IMHO the rate of someone messing up, may be higher than the rate of new toplevel projects being added, which is really not very often. Considering this has already happened at least once, and considering that some people likely still use SVN for commits and may less familiar with Git (with it, IMO, being a lot less explicit than SVN as far as commits go). This isn't stopping people from adding new toplevel projects, it's simply more or less an additional step that needs to be taken as a safety measure to ensure the addition was intentional and not a result of accidentally committing something from a worktree. I think this may also provide more safety to anyone who has private directories that are not tracked and yet may accidentally be added to a commit. So I think aside from avoiding to predict every possible build directory imaginable, this will also stop the previous mentioned issue from ever happening as well as files like .gn or anything alike (such as BUILD or WORKSPACE) also being accidentally committed (it makes sense to have that in the root of the monorepo checkout for anyone actively using GN or other build systems, but it may not be desirable to *accidentally* commit them to the root of the repository). Same applies to any CI configuration or any other scripts that may end up in the root directory.

I think the reason for lack of accidental addition was partially to do with the fact that (IMO) it's much harder to accidentally do it with SVN than with Git and also meant that Git users still needed a separate SVN worktree to actually commit from. Which for some added an additional safety barrier ensuring that only intended patches were applied to the SVN worktree and committed as opposed to Git where one can use a single worktree (well eventually, after the full migration is complete) and commit/push directly from it.

Git allows a lot of flexibility for local work, which is definitely a good thing, however, I'm not entirely sure if that degree of flexibility is going to be good when actually pushing changes to upstream repository. So I simply think keeping a whitelist like that may be a better approach than blacklisting certain directories, which is pretty much more of a hit/miss approach.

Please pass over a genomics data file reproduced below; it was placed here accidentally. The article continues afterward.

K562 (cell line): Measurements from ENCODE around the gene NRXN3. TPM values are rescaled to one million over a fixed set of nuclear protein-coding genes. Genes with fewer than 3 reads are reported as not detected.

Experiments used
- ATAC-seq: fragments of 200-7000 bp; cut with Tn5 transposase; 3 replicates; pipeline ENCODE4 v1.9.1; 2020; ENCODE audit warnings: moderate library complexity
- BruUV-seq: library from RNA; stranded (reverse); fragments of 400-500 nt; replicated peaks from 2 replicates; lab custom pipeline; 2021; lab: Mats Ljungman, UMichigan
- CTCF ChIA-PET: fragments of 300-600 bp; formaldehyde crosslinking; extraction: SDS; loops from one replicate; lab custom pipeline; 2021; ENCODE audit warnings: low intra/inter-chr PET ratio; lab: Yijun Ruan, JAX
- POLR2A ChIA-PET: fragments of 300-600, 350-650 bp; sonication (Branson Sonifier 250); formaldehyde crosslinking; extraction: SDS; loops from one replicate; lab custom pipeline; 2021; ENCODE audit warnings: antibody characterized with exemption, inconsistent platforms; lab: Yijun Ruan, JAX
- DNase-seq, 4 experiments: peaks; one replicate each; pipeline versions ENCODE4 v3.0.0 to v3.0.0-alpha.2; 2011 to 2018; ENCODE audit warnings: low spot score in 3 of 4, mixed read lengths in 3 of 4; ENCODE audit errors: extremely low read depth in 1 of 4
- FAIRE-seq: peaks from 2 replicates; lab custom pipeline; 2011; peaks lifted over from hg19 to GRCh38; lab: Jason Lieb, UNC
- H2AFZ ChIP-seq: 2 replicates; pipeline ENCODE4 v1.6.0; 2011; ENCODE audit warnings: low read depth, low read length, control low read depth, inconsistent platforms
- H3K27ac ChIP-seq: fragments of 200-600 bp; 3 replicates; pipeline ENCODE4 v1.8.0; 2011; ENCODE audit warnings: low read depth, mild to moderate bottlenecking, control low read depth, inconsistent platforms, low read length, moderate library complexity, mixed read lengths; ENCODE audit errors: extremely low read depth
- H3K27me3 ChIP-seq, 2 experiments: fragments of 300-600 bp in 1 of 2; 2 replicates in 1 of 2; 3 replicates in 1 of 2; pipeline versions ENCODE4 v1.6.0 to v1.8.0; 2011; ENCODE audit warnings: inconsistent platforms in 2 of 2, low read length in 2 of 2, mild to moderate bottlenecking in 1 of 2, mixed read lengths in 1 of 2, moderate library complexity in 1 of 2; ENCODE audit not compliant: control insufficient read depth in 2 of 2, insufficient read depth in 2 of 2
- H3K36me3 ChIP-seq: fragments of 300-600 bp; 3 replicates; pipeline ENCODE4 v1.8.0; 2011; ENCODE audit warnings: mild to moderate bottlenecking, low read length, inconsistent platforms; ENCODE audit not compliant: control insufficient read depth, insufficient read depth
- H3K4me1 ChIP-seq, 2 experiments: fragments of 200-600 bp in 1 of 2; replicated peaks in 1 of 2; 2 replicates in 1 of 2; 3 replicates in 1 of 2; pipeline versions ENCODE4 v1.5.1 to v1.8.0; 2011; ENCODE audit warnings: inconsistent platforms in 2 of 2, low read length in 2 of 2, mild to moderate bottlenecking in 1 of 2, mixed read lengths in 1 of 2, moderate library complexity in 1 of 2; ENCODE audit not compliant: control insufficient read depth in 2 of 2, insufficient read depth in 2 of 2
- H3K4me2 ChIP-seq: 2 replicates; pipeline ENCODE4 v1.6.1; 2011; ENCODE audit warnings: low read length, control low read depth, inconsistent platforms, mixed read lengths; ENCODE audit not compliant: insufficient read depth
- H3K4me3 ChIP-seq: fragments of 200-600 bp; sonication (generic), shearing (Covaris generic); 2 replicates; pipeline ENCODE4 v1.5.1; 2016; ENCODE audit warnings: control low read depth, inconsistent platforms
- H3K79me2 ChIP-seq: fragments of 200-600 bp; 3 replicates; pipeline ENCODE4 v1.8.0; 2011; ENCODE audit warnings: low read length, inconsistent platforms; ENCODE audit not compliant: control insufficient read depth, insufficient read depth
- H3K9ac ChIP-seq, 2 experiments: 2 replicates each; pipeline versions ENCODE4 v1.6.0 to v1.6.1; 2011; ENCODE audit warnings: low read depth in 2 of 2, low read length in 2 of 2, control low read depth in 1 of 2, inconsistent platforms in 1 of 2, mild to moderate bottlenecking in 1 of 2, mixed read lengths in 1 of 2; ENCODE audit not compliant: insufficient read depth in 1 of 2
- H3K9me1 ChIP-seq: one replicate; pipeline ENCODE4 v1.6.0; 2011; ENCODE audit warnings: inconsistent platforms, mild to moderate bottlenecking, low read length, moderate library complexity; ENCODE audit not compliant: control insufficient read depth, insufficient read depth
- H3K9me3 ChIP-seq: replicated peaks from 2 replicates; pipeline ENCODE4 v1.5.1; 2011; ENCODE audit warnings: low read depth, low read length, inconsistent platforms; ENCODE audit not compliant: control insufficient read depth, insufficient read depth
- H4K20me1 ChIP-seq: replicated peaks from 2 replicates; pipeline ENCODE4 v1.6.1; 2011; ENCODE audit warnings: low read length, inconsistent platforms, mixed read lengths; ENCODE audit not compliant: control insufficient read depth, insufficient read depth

FWIW, I am convinced by @kristina's arguments. Given that we store build trees in other stuff in the root folder (a practice which I am still trying to digest), I think we should have some safeguards to prevent them from accidentally being comitted. However, I don't feel like the right person to hit "approve" here.

FWIW, I am convinced by @kristina's arguments. Given that we store build trees in other stuff in the root folder (a practice which I am still trying to digest), I think we should have some safeguards to prevent them from accidentally being comitted. However, I don't feel like the right person to hit "approve" here.

+1, this is weird and I was skeptical, but am convinced (thanks for spelling out the arguments here @kristina!)

This really seems like a natural consequence of putting build directories alongside subprojects. If we're not willing to add this gitignore it seems like we should recommend an external build directory too to avoid confusion.

What about using /*/ at the ignore pattern? This allows top-level files, and makes only new top-level *directories* require an ignore update. To my mind, that seems a bit more narrowly scoped and might be a bit less surprising. Thoughts?

What about using /*/ at the ignore pattern? This allows top-level files, and makes only new top-level *directories* require an ignore update. To my mind, that seems a bit more narrowly scoped and might be a bit less surprising. Thoughts?

I think that's reasonable, small accidental files being committed to root of the monorepo should not be a huge deal anyway and easily undoable and unlike directories won't accidentally cause hundreds of people to check out someone's accidentally committed build artifact directory. I'm happy with this solution if others are.